A pearl of nature renowned throughout Europe is the Puszcza Bialowieska – the last natural lowland forest on the continent, honoured with entries on both the List of Biosphere Reserves and the UNESCO list.
We also have superbly preserved broadleaved forests (Puszcza Kampinoska) and fir-beech forests (in the Swietokrzyskie Mountains). The Puszcza Romincka Forest in Mazuria has taiga-like features, while the Tucholskie Woods contain a cluster of 4,000 yews, unrivalled anywhere else in Europe, the oldest of the trees being 600 years old. Moreover, near Szczecin there is the beautiful, bright forest of Puszcza Bukowa.
Poland is also famous for its bogs and marshes, including the Biebrza Valley with the largest complex of low-lying peat bogs and the marshy valley of the Narew, Europe’s only anastomotic river, which seen from above resembles a loosely plaited braid. There is only one other river like this in the world: the Okawango river in Africa.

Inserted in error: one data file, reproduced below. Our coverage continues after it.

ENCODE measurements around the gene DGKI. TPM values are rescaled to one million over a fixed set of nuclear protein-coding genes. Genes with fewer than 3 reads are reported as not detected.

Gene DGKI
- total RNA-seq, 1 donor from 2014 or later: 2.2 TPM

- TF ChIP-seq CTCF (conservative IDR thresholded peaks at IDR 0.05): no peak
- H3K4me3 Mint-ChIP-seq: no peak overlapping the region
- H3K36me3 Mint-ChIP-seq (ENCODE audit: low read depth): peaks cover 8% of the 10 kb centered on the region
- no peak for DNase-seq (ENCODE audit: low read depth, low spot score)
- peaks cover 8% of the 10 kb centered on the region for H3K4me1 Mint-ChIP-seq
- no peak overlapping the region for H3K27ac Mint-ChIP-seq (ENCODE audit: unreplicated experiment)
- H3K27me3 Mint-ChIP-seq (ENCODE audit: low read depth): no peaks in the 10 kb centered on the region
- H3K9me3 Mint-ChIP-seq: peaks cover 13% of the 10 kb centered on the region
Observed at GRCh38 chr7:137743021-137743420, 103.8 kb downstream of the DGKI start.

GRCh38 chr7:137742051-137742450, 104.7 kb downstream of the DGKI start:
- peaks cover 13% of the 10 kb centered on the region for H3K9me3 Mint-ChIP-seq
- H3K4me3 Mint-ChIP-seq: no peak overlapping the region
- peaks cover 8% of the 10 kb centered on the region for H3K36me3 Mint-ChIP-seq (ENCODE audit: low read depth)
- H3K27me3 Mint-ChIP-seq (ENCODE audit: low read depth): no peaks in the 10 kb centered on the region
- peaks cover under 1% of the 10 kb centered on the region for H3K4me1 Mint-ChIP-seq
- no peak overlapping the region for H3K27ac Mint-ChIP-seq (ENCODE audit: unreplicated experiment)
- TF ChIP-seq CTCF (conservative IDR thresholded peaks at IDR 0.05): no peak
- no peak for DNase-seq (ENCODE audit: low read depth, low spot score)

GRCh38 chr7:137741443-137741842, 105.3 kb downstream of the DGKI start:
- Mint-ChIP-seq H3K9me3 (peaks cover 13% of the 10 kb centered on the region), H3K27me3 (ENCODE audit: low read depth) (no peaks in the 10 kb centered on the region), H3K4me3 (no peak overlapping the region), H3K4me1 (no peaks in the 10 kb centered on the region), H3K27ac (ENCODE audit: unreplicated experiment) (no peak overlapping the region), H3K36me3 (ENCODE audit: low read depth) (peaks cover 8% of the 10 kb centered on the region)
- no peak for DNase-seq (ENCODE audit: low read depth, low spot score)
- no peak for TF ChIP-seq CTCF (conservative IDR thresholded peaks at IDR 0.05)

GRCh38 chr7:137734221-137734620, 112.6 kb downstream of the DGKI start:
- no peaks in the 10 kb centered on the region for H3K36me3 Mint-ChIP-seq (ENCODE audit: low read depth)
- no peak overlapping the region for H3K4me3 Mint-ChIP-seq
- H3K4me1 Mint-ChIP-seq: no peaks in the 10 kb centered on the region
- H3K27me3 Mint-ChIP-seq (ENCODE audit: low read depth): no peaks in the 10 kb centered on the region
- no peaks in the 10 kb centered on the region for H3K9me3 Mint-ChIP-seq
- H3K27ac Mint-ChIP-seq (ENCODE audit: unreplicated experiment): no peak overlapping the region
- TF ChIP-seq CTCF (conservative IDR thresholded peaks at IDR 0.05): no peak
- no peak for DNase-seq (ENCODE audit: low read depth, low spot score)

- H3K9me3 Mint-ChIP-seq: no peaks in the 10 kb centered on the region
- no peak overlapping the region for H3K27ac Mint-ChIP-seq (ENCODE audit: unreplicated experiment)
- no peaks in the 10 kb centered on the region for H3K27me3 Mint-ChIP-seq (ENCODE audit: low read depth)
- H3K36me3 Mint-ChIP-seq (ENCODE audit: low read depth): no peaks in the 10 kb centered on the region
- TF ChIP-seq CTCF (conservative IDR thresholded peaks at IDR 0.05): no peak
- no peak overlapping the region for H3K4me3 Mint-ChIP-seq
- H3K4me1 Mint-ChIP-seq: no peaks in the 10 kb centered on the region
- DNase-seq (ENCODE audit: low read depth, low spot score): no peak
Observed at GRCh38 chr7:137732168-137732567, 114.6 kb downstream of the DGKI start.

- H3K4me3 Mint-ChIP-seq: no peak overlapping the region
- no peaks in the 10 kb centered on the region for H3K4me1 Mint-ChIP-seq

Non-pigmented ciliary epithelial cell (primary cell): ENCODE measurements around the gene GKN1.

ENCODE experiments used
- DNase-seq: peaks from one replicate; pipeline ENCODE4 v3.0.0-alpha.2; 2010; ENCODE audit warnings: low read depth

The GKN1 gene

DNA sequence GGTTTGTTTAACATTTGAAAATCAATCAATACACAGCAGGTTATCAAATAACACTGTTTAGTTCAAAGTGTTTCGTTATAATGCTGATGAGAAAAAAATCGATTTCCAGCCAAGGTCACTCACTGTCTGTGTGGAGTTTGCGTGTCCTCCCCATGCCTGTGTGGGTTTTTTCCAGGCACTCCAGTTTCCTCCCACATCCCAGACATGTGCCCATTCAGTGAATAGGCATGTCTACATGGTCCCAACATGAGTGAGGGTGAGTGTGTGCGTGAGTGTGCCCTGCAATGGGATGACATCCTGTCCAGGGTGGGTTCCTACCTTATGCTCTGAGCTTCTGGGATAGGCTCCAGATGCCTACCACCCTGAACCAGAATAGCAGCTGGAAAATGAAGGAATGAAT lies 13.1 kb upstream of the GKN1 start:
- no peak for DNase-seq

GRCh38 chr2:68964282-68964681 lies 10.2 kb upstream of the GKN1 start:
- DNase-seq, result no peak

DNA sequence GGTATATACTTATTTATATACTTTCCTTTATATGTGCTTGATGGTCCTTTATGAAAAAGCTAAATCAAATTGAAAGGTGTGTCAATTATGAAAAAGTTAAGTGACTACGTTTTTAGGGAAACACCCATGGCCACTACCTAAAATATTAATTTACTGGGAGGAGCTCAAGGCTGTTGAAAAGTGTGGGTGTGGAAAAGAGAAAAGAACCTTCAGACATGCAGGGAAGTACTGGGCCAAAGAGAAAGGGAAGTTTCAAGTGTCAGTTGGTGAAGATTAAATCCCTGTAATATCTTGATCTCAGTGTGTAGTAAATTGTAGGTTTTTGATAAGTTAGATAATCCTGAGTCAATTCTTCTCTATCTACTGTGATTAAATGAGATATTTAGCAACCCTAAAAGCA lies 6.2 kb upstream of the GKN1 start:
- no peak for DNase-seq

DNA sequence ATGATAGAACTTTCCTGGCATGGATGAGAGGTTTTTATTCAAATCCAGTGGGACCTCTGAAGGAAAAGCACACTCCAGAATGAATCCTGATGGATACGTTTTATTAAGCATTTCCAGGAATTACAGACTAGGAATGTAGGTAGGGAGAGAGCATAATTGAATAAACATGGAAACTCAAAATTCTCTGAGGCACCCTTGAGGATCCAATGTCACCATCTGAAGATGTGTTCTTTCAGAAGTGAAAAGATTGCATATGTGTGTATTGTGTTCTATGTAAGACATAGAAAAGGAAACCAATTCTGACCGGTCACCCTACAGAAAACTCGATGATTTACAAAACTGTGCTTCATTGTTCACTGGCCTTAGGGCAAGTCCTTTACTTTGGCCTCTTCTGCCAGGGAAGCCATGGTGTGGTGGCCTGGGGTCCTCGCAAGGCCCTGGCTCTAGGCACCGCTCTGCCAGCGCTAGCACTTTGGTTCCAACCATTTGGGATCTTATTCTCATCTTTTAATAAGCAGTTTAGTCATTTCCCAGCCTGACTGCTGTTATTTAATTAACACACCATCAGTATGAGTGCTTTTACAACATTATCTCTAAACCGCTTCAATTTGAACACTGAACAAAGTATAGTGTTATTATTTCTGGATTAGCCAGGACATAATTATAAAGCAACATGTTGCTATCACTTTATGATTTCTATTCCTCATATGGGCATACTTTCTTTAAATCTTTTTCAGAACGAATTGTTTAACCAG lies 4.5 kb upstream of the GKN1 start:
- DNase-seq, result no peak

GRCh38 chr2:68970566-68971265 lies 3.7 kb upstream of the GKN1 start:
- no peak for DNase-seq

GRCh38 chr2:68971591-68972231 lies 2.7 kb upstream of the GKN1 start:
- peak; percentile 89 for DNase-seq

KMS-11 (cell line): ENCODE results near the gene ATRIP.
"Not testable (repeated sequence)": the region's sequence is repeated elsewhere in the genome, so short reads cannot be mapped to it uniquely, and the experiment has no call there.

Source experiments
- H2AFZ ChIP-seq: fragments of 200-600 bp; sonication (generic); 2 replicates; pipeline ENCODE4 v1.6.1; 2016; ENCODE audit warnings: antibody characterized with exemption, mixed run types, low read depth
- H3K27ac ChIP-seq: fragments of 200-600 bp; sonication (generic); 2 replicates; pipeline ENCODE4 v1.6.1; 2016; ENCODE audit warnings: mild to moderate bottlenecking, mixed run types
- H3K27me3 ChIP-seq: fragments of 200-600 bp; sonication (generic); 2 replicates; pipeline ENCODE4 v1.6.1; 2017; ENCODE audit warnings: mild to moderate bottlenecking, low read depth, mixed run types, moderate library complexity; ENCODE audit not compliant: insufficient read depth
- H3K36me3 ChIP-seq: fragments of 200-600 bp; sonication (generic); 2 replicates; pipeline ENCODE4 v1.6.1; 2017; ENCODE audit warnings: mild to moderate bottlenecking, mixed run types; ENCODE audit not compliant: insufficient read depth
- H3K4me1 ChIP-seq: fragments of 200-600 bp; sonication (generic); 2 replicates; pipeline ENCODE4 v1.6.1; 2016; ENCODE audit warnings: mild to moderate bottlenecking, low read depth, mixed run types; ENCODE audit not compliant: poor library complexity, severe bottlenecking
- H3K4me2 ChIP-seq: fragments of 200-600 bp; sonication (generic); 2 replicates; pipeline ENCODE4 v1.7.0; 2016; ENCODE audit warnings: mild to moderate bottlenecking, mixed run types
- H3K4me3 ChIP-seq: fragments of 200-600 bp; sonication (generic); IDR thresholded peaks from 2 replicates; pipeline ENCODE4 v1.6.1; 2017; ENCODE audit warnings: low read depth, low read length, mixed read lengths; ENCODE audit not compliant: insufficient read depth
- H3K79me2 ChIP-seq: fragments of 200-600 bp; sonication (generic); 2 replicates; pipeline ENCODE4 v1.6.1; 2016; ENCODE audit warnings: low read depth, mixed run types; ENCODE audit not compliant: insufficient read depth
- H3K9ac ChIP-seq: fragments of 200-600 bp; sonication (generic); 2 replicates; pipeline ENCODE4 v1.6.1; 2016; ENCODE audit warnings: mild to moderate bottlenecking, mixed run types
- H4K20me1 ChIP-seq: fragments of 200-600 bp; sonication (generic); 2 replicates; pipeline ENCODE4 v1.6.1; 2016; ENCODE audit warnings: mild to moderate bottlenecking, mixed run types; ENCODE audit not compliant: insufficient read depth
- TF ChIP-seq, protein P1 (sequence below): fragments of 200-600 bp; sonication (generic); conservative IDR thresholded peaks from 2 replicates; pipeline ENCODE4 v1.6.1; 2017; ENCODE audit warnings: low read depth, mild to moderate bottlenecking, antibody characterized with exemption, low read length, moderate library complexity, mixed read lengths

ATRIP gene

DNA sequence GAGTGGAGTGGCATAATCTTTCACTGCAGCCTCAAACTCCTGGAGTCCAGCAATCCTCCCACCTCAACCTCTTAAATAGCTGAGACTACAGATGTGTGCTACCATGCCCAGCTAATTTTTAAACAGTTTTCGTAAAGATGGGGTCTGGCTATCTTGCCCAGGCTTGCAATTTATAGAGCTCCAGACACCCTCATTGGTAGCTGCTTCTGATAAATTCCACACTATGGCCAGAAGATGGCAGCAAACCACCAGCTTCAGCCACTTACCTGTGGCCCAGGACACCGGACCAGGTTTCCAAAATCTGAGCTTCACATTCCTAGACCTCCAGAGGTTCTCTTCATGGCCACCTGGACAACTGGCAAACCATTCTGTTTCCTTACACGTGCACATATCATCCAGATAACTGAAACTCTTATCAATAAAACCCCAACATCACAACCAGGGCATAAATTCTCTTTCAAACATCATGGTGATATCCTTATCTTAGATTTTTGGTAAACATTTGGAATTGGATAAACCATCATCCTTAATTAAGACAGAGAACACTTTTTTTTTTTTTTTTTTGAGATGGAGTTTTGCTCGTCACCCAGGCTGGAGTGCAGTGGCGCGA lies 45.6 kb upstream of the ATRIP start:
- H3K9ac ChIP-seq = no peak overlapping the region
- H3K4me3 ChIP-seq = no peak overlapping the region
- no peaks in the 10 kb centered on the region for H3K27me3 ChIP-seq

The Biebrza Marshes provide a haven for birds which is renowned worldwide. It is home to 271 species, including the endangered aquatic warbler and the ruff, the emblem of the Biebrza National Park.
The Biebrza Valley appears on the list of the world’s most valuable wetlands, protected under the international Ramsar convention. Other sites of distinction are the lakes of Luknajno, Oswin, Swidwie and Karas, the unique small lakes of the Stawy Milickie and the whole of the Slowinski National Park.
Water is one of Poland’s greatest riches. The often unappreciated queen, the Vistula, is the last of the great European rivers not to have been completely regulated.
Mazuria, the Suwalki region, Kashubia and the Drawskie, Wlodawskie and Lubuskie lake districts are lands rich in water, full of treasures such as the sapphire lobelia lakes of the Tucholskie Woods, the orange Lubygosc lake of Kashubia, the malachite lake Jaczno near Suwalki and the Radunsko Circle, beloved of canoeists, consisting of 10 post-glacial channel lakes joined in a necklace shape.